paul revere timelines
Paul Revere was an American silversmith, engraver, early industrialist, and a patriot in the American Revolution. He is most famous for alerting the Colonial militia to the approach of British forces before the battles of Lexington and Concord, as dramatized in Henry Wadsworth Longfellow’s poem, “Paul Revere’s Ride.” More
The first Patriot intelligence network on record was a secret group in Boston known as the “mechanics.” The group apparently grew out of the old. Read more
♦ On May 15, Paul Revere and Rachel Walker’s daughter, Lucy Revere, is born.
♦ On July 9, Paul Revere and Rachel Walker’s daughter, Lucy Revere, dies just short of three months old.
♦ On August 4, Paul Revere marries Sarah Orne.
By 1760 Revere was fairing very well in a city that was struggling economically, squeezed by British tax policies, having augmented his income by becoming an engraver and a dentist, as well as a master goldsmith. His clients usually included artisans and the upper class. He soon joined the freemasons and befriended activists like himself, including James Otis and Dr. Joseph Warren. As tensions grew between the colonies and the British, Revere was chosen to spy on the British` soldiers and report their movement. In addition to this, he worked as a courier to the Boston Committee of Correspondence and the Massachusetts.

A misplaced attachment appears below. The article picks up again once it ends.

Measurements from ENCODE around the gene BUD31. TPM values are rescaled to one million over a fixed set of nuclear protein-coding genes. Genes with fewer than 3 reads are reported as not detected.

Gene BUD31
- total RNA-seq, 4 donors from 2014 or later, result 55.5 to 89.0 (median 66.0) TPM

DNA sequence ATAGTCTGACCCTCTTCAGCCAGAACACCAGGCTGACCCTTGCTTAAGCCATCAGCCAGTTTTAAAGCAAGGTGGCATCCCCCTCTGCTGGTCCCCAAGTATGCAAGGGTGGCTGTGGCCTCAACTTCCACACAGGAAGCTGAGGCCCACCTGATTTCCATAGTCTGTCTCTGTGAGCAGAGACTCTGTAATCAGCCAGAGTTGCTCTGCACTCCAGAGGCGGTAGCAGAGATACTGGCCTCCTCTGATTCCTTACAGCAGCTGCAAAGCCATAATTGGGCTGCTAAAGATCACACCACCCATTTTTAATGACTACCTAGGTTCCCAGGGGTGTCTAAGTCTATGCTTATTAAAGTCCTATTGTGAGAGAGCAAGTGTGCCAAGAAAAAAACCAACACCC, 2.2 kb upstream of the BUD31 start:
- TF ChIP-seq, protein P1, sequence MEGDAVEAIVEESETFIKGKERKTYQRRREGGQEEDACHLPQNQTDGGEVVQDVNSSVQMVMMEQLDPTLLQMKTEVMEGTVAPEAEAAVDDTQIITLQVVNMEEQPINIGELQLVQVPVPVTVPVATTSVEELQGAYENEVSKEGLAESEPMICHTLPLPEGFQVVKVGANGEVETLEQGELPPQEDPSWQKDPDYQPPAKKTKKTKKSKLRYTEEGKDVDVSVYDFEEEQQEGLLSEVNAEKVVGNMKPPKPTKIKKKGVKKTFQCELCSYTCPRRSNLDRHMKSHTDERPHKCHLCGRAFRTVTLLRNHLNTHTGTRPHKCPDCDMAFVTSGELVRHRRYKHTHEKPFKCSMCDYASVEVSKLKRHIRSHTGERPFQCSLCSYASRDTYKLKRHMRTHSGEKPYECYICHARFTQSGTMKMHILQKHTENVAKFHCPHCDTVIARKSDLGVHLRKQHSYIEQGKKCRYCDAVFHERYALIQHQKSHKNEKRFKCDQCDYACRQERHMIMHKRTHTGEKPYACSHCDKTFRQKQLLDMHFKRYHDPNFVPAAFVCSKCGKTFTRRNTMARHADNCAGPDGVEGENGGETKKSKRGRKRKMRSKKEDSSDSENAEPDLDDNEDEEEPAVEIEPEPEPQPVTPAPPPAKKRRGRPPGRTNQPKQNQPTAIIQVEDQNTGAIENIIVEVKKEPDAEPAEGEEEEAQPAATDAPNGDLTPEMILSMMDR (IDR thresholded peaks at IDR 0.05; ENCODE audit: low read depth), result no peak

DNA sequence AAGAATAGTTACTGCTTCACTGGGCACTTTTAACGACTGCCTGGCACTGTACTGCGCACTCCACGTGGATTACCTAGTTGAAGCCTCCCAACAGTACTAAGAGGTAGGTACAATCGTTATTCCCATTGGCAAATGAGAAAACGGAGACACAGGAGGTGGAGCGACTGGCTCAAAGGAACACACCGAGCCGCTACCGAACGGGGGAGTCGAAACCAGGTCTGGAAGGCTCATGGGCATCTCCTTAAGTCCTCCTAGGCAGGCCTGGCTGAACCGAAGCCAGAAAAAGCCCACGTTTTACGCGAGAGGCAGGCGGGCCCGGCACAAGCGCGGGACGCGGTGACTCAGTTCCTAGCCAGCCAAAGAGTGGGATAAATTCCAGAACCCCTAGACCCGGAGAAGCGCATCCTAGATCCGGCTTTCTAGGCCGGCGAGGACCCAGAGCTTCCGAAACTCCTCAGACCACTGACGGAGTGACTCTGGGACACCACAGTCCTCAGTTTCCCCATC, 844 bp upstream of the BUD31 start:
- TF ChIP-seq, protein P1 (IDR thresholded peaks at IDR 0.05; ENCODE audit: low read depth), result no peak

In an act of defiance, Paul and others dumped tea into the Boston Harbor, launching the Boston Tea Party
In the 1770s Revere enthusiastically supported the patriot cause; as acknowledged leader of Boston’s mechanic class, he provided an invaluable link between artisans and intellectuals. In 1773 he donned Indian garb and joined 50 other patriots in the Boston Tea Party protest against parliamentary taxation without representation. Although many have questioned the historical liberties taken in Longfellow’s narrative poem “ Paul Revere’s Ride” (1863), the fact is that Revere served for years as the principal rider for Boston’s Committee of Safety, making journeys to New York and Philadelphia in its service. Longfellow embedded his romanticized version of Revere’s patriotic heroics in Tales of a Wayside Inn, a collection of story poems published in 1863 at the height of the American Civil War.
Paul Revere, (born about January 1, 1735, Boston, Massachusetts [U.S.]—died May 10, 1818, Boston, Massachusetts, U.S.), folk hero of the American Revolution whose dramatic horseback ride on the night of April 18, 1775, warning Boston-area residents that the British were coming, was immortalized in a ballad by Henry Wadsworth Longfellow.
In 1774 and the spring of 1775 Paul Revere was employed by the Boston Committee of Correspondence and the Massachusetts Committee of Safety as an express rider to carry news, messages, and copies of important documents as far away as New York and Philadelphia.
Note: Map not to scale.